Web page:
Forefather 'Last Of The Line' review

'Last Of The Line'

Yup, both me and Forefather are still here, just like the first time we crossed paths, around the time of their excellent 'The Fighting Man' album. Loved them back then, sure I did, but will have to admit that post 'Engla Tocyme' stuff wasn't greeted with the same interest and sympathy as the first three CDs on my part. Not that those were bad, friends of mine were holding the band in high regard and I've been nodding approvingly, for the music was of decent quality. I've probably missed the initial 'spark' that first got me into the band, or was it the increasing heavy metal influence in their tunes on the expense of the black metal vibe (think Burzum) which was a vital part of Forefather for me? Whatever. 'Last Of The Line' continues in a much similar vein and one has to admire Wulfstan and Athelstan for their ongoing dedication keeping up the strong Anglo-Saxon vibe that has become synonymous for Forefather in the band's 15 years of existence. Those hymns to the ancient lore of the British isles could give you goosebumps, the passion is undeniable and the melodies are super memorable, displaying vivid pictures of medieval times and places in the listener's mind. This is the kind of epic sounding metal that could attract interest in various types of fans, from those adoring Iron Maiden and Manowar to the Viking-era Bathory hordes, guys this is just the right album for you. Pagan metal in the cheesy way this is not but it's a great, moving, piece of folklore influenced metal that could charge your batteries for the long day of work/school that lies ahead. 'Last Of The Line' is also available directly from Seven Kingdoms, band's own label. offers digital download, next to the proclaimed 'US version', which turns out to be a mere CD-R, of all possible mediums. [7,5]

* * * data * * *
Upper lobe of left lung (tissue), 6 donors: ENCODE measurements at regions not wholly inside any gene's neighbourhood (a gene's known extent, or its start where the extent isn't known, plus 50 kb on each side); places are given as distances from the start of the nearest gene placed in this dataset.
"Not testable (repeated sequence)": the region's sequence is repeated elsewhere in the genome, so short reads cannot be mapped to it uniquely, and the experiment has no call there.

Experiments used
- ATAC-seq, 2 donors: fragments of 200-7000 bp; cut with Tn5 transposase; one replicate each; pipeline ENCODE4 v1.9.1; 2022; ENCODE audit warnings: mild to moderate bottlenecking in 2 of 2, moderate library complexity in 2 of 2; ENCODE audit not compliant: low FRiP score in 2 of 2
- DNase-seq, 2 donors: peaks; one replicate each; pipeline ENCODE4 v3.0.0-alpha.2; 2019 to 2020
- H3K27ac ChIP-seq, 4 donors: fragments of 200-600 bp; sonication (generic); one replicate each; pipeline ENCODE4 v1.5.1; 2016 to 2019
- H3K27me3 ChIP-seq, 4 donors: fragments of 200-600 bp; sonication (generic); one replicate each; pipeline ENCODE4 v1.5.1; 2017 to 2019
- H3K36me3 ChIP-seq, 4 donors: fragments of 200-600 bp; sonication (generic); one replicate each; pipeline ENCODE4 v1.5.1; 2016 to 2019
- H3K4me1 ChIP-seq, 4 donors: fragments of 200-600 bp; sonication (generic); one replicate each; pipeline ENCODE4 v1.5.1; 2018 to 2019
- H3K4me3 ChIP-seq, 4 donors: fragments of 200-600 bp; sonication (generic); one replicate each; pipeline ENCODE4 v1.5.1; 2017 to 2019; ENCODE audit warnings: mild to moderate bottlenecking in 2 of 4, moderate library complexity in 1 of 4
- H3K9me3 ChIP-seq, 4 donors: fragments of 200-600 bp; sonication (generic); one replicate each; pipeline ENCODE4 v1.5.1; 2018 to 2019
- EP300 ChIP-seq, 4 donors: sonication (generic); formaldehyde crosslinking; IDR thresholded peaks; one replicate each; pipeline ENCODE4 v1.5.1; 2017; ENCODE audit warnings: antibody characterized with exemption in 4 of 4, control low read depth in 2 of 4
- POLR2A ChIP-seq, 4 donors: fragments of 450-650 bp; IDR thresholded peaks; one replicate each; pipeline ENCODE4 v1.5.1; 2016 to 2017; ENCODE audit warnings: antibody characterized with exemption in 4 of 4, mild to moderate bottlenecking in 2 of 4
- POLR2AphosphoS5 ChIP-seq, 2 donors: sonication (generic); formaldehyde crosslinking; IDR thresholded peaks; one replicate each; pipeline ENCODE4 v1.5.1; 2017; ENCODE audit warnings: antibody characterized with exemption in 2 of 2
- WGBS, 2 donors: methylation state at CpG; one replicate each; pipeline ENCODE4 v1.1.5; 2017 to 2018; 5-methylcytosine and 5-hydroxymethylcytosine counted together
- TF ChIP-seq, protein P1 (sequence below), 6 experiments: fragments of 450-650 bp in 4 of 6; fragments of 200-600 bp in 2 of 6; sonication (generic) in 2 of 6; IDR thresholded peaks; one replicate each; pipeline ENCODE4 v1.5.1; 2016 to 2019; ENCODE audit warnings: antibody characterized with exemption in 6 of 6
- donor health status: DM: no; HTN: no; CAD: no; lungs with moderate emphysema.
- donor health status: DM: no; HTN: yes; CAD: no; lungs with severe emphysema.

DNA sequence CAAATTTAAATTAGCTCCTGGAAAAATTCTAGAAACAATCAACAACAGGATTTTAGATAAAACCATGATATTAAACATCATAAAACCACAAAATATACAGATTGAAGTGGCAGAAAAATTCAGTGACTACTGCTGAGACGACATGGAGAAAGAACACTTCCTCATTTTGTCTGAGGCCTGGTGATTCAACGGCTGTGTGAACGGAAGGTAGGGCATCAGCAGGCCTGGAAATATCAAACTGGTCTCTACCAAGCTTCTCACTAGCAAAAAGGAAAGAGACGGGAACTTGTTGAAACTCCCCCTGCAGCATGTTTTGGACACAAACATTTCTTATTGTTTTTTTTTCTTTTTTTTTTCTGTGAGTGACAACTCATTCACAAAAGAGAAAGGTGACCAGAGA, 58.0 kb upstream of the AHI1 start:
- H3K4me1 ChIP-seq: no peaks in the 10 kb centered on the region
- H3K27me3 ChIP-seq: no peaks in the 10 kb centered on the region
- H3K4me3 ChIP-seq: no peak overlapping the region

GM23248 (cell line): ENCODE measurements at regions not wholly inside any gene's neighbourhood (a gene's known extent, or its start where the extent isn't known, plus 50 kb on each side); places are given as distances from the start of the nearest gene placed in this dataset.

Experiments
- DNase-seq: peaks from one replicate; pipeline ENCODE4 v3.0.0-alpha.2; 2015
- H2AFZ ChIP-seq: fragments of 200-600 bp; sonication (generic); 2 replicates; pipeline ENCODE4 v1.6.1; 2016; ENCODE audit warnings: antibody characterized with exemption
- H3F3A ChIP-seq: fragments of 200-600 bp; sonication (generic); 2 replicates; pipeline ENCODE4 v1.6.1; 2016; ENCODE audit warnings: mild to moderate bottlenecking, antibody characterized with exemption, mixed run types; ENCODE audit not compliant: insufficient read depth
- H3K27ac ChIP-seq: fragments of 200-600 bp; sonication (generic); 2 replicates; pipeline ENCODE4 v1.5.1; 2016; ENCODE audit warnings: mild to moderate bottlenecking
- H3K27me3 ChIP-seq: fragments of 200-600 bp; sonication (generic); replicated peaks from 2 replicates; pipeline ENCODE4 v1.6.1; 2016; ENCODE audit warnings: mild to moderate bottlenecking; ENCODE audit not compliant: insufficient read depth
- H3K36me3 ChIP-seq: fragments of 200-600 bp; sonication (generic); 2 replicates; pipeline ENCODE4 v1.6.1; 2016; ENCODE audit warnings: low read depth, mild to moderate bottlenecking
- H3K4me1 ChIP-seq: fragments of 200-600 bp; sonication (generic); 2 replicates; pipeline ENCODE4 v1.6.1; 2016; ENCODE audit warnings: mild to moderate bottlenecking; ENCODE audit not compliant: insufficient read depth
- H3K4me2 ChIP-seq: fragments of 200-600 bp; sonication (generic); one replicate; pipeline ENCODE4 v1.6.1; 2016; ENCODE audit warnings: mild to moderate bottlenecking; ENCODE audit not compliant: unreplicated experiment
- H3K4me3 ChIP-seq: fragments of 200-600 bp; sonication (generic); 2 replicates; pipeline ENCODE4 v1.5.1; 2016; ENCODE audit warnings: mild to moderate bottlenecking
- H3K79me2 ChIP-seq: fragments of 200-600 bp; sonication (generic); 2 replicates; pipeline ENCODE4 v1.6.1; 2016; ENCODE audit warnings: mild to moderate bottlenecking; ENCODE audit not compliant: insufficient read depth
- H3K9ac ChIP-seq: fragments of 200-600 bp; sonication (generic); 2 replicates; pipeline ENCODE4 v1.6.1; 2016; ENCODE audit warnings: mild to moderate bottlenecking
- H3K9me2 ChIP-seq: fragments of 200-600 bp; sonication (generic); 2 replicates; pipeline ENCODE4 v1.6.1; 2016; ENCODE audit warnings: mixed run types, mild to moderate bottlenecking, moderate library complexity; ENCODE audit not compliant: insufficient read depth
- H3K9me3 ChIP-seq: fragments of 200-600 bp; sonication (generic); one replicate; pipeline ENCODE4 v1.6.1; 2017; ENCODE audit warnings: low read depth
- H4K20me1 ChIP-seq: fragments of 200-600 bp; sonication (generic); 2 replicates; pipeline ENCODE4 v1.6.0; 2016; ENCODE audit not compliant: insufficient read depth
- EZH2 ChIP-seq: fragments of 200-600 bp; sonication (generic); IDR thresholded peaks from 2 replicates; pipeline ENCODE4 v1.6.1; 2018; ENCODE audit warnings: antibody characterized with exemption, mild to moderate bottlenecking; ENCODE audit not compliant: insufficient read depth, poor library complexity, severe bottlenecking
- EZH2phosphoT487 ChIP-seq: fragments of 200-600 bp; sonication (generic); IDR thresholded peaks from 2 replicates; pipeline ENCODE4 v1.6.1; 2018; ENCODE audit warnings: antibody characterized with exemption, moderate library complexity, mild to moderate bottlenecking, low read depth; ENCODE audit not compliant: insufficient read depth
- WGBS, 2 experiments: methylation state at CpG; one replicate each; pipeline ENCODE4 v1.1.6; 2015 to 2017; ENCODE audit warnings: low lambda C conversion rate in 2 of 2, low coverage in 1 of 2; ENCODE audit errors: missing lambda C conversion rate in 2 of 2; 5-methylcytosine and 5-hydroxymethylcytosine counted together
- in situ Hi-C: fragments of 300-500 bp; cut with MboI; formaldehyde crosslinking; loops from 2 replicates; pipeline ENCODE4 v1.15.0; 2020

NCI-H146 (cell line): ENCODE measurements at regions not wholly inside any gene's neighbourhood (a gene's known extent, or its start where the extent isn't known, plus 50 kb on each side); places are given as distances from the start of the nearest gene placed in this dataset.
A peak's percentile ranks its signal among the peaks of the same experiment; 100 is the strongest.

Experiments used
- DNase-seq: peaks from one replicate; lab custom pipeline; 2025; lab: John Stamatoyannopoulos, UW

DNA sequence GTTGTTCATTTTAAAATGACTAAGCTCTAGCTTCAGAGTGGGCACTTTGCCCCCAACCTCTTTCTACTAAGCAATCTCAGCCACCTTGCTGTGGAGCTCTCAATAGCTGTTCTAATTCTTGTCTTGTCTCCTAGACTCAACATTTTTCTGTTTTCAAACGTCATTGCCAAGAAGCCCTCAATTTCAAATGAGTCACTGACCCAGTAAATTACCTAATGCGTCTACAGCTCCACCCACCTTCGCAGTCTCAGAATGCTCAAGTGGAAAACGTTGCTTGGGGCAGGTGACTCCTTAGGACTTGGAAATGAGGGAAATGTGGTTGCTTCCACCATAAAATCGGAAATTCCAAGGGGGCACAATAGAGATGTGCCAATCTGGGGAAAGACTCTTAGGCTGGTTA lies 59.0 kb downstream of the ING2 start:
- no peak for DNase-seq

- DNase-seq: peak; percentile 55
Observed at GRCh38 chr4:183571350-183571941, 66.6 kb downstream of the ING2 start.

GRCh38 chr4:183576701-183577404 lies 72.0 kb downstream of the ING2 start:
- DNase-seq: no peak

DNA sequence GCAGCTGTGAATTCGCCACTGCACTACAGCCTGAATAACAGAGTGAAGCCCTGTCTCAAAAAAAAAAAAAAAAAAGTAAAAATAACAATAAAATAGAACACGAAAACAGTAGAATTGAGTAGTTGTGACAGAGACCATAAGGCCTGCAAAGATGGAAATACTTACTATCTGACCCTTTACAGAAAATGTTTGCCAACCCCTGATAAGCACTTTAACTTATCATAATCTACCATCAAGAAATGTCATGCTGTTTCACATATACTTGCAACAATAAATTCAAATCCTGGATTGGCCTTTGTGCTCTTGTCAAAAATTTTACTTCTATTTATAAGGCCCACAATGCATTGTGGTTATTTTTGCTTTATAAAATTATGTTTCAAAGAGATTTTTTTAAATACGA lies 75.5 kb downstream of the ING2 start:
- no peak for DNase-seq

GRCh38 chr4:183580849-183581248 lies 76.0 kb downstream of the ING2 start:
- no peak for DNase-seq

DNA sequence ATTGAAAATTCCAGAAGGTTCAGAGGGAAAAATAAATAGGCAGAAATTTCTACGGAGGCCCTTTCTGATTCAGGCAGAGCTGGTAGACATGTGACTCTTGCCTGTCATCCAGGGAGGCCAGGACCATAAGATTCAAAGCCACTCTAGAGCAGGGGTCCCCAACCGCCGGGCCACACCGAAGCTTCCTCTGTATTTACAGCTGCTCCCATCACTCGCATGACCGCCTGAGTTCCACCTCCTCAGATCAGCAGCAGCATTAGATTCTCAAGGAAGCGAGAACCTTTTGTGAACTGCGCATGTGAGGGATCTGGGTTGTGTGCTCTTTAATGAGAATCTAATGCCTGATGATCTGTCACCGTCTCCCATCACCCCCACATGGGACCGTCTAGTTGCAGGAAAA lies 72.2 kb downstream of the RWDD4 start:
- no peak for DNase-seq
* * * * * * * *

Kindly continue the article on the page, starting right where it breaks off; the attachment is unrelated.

(Vladimir Petrov)


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